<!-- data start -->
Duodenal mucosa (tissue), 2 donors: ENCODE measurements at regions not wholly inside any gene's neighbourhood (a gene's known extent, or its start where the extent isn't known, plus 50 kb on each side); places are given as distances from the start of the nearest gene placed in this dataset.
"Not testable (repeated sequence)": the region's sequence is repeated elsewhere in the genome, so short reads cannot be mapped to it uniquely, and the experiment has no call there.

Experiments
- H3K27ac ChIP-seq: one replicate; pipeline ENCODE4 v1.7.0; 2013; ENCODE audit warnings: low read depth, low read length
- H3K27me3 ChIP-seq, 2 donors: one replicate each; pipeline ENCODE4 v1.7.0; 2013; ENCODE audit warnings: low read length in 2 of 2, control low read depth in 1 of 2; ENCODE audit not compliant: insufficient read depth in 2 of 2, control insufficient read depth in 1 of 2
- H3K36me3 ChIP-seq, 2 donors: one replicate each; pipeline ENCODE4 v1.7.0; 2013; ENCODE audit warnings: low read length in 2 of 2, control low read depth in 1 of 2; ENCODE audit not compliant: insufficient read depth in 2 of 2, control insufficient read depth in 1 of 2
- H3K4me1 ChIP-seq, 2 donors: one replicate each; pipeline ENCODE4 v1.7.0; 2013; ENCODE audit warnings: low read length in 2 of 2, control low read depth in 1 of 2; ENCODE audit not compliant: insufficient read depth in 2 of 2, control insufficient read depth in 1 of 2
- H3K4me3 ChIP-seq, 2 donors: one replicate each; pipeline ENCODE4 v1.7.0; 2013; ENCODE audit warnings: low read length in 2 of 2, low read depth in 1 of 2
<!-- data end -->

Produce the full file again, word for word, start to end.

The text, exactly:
Duodenal mucosa (tissue), 2 donors: ENCODE measurements at regions not wholly inside any gene's neighbourhood (a gene's known extent, or its start where the extent isn't known, plus 50 kb on each side); places are given as distances from the start of the nearest gene placed in this dataset.
"Not testable (repeated sequence)": the region's sequence is repeated elsewhere in the genome, so short reads cannot be mapped to it uniquely, and the experiment has no call there.

Experiments
- H3K27ac ChIP-seq: one replicate; pipeline ENCODE4 v1.7.0; 2013; ENCODE audit warnings: low read depth, low read length
- H3K27me3 ChIP-seq, 2 donors: one replicate each; pipeline ENCODE4 v1.7.0; 2013; ENCODE audit warnings: low read length in 2 of 2, control low read depth in 1 of 2; ENCODE audit not compliant: insufficient read depth in 2 of 2, control insufficient read depth in 1 of 2
- H3K36me3 ChIP-seq, 2 donors: one replicate each; pipeline ENCODE4 v1.7.0; 2013; ENCODE audit warnings: low read length in 2 of 2, control low read depth in 1 of 2; ENCODE audit not compliant: insufficient read depth in 2 of 2, control insufficient read depth in 1 of 2
- H3K4me1 ChIP-seq, 2 donors: one replicate each; pipeline ENCODE4 v1.7.0; 2013; ENCODE audit warnings: low read length in 2 of 2, control low read depth in 1 of 2; ENCODE audit not compliant: insufficient read depth in 2 of 2, control insufficient read depth in 1 of 2
- H3K4me3 ChIP-seq, 2 donors: one replicate each; pipeline ENCODE4 v1.7.0; 2013; ENCODE audit warnings: low read length in 2 of 2, low read depth in 1 of 2